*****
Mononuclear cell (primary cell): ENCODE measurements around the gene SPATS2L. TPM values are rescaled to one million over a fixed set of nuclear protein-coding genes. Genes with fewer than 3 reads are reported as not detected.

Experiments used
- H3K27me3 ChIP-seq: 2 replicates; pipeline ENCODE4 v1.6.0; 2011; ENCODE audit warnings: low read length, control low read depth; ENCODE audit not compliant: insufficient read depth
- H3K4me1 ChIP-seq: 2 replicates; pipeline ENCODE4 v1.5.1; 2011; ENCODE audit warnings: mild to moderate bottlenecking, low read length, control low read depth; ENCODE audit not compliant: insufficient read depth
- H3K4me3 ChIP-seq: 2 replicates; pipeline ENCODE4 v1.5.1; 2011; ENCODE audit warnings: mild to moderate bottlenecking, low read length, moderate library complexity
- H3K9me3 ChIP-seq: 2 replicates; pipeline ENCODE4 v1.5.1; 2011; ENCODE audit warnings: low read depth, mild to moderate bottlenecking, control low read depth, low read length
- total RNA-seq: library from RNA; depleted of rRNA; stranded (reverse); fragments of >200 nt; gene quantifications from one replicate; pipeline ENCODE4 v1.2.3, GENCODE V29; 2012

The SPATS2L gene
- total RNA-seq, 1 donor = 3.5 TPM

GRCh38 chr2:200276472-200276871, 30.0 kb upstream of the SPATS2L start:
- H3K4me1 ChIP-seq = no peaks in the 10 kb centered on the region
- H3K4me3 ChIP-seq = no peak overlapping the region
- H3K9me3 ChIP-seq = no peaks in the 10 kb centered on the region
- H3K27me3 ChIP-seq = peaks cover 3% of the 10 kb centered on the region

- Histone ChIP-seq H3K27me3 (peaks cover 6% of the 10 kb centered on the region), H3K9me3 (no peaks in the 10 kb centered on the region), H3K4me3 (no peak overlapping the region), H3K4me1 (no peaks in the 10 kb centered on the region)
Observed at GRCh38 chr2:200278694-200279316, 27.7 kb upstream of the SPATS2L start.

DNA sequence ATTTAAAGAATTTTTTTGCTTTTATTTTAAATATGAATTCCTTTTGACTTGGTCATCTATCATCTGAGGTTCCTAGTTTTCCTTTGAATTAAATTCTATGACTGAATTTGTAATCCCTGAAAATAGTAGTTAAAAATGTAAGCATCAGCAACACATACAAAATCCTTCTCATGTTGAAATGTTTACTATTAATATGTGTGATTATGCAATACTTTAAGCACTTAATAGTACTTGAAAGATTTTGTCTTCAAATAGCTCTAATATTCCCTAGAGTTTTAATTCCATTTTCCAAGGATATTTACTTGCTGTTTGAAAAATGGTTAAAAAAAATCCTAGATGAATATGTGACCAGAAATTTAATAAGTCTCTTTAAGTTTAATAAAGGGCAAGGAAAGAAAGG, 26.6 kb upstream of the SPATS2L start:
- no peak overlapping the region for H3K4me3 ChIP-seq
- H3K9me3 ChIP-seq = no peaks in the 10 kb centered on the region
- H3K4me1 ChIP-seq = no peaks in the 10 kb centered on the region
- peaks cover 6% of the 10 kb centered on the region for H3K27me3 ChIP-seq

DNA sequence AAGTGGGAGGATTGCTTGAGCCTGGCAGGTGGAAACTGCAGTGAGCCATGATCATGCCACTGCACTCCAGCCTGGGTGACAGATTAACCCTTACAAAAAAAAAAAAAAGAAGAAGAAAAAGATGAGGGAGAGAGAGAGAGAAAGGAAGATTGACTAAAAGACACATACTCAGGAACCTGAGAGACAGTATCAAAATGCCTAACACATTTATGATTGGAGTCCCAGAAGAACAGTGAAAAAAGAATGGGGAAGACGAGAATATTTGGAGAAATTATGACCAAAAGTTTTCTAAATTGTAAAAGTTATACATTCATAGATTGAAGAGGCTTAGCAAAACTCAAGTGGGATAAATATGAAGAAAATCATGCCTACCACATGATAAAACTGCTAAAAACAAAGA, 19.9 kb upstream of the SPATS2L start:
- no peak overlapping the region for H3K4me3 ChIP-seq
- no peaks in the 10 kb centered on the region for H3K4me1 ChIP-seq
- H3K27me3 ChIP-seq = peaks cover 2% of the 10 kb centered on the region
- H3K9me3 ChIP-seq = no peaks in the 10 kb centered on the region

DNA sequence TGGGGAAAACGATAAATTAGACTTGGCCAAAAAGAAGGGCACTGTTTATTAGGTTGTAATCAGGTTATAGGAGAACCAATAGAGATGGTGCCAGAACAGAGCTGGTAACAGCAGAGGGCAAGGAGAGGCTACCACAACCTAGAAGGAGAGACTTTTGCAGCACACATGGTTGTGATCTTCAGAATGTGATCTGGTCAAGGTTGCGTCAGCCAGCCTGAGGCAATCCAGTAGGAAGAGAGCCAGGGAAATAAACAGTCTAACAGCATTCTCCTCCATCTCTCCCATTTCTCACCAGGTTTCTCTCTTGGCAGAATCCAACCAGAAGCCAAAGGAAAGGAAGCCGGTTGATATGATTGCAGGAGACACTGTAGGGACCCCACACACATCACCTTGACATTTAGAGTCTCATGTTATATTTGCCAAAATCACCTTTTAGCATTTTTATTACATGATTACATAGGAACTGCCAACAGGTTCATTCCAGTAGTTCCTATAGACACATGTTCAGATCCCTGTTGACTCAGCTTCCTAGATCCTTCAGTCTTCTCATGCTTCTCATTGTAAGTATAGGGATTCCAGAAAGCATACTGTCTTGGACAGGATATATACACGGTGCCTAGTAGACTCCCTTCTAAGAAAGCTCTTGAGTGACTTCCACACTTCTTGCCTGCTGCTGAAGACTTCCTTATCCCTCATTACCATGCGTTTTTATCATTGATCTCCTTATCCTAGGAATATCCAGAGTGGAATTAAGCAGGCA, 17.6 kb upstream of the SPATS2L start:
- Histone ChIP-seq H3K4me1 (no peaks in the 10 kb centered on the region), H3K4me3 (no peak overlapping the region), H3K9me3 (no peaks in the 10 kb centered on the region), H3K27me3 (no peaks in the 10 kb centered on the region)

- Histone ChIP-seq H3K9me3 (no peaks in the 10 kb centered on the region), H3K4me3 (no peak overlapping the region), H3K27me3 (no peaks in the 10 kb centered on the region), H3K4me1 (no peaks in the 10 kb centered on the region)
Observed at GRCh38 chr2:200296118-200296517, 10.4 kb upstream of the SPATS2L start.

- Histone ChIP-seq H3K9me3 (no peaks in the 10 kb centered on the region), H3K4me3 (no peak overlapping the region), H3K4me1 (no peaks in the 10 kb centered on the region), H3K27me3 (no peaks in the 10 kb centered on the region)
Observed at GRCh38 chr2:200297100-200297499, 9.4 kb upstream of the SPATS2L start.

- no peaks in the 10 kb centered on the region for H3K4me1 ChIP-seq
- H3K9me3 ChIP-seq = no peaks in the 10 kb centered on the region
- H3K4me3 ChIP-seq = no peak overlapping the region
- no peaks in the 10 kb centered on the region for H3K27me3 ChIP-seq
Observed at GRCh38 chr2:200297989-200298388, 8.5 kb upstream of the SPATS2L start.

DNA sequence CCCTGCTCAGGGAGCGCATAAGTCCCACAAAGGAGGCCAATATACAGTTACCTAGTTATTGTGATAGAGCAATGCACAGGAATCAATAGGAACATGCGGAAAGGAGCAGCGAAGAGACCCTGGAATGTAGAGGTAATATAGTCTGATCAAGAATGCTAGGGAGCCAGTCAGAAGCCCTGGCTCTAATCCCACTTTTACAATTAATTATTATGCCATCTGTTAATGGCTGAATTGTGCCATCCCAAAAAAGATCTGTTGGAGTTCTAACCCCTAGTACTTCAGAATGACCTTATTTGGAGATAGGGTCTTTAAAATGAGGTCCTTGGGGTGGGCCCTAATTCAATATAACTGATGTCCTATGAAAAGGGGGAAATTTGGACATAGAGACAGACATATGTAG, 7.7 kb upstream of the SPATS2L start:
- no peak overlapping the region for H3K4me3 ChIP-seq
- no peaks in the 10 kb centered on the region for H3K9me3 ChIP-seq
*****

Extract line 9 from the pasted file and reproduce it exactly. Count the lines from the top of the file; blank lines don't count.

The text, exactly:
- total RNA-seq, 1 donor = 3.5 TPM